Christians proclaiming this article of the Creed hear in it their Savior’s holy words, “the Son of man shall come in His glory, and all the holy angels with Him, then shall He sit upon the throne of his glory” (Matthew 25: 31) and are assured that everything Christ promised us will come to pass: “the kingdom of heaven, light without evening, heavenly adoption as sons, celestial dwellings, and a divine and eternal way of life, and even more than this: for we shall be ‘heirs of God, and joint-heirs with Christ’ (Romans 8:17), and ‘I am come’, says the Lord, ‘that ye might have life, and that ye might have it more abundantly (cf. John 10:10). These are not resounding but empty phrases, nor just a litany of vain words, but an account of the changing things actually stored up as prizes for those who believe and live according to Christ” (Saint Gregory Palamas, Homily 54). This is why this article of the creed fills the heart of the Christian with ineffable joy.

In reflecting upon this article of the Creed, we should ask ourselves an important question: do we ourselves share the joy and the anticipation of the early Christians and the fathers concerning the return of Christ? If the answer is no, it means that we have adopted another set of core beliefs about ourselves and our world that make us dread this glorious coming of our Lord and Savior. I would suspect the issue is related to our attachments to earthly things, our human relationships, our way of life, our possessions, and a lack of appreciation that we are mere pilgrims on this earth. Perhaps our core beliefs remain darkened by the alluring passions to the extent that we are unable to see, to feel, and to live from the abundance of God’s ineffable love and care for us.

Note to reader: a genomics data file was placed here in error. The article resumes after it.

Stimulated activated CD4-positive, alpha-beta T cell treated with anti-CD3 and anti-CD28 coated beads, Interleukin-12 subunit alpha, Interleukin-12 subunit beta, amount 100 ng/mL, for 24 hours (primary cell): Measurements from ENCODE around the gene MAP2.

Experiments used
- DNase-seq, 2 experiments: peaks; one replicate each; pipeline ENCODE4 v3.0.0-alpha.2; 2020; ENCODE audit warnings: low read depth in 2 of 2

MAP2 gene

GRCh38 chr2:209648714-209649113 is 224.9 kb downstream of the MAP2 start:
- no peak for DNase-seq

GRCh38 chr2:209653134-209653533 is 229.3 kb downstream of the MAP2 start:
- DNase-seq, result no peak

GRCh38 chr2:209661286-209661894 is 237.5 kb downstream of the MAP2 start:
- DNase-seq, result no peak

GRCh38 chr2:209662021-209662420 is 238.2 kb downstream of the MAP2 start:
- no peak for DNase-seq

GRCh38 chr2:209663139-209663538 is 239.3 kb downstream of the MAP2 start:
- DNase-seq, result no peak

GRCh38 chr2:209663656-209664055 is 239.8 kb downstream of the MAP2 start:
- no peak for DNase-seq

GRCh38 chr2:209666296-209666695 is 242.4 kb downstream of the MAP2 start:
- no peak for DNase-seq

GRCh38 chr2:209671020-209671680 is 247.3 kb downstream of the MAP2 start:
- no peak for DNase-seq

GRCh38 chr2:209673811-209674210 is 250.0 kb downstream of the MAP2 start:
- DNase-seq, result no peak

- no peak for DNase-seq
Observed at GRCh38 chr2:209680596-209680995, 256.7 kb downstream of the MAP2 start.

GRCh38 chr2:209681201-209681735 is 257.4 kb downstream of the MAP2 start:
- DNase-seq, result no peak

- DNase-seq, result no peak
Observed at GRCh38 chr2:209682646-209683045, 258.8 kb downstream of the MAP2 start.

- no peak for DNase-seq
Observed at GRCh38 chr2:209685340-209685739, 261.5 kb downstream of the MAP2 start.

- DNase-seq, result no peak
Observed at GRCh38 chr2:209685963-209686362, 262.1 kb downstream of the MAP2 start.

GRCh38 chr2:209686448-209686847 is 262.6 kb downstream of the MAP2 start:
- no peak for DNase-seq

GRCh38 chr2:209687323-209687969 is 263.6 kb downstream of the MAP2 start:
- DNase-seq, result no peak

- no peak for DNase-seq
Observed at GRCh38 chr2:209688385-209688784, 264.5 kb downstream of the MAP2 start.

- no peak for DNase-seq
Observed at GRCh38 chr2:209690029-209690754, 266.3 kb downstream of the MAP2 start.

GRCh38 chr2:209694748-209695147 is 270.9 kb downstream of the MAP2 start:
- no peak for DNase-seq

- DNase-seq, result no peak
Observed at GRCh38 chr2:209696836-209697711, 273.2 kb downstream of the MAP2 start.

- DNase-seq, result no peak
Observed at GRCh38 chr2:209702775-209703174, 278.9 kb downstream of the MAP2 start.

The second coming of Christ, when understood properly, enlivens us with hope, joy, and anticipation, for it will be an encounter with Love that has overcome every trial, every obstacle, and every weakness. For Christian believers, “And He will come again in glory” means that the “The Lamb which is in the midst of the throne shall feed them, and shall lead them unto living fountains of waters: and God shall wipe away all tears from their eyes” (Revelation 7:17). That “He will come in glory” assures us of the truth “That the trial of our faith, being much more precious than of gold that perisheth, though it be tried with fire, might be found unto praise and honour and glory at the appearing of Jesus Christ: Whom having not seen, we love; in whom, though now we see Him not, yet believing, we rejoice with joy unspeakable and full of glory (1 Peter 1:7-8). And so, His coming in glory means that we are ultimately optimistic and hopeful as we follow the path of Christ. That second coming on the great day of the Lord becomes a prayer for our transformation beginning today. In the words of Saint Gregory Palamas, “May it be that we, too, who follow Him, now by leading lives pleasing to God, and in the future age by beholding the promised, ineffable and eternal good things, shall be united with Him and become coeternal with Him, together with holy angels and men, glorifying Him with the Father and Spirit now and ever unto endless ages. Amen.”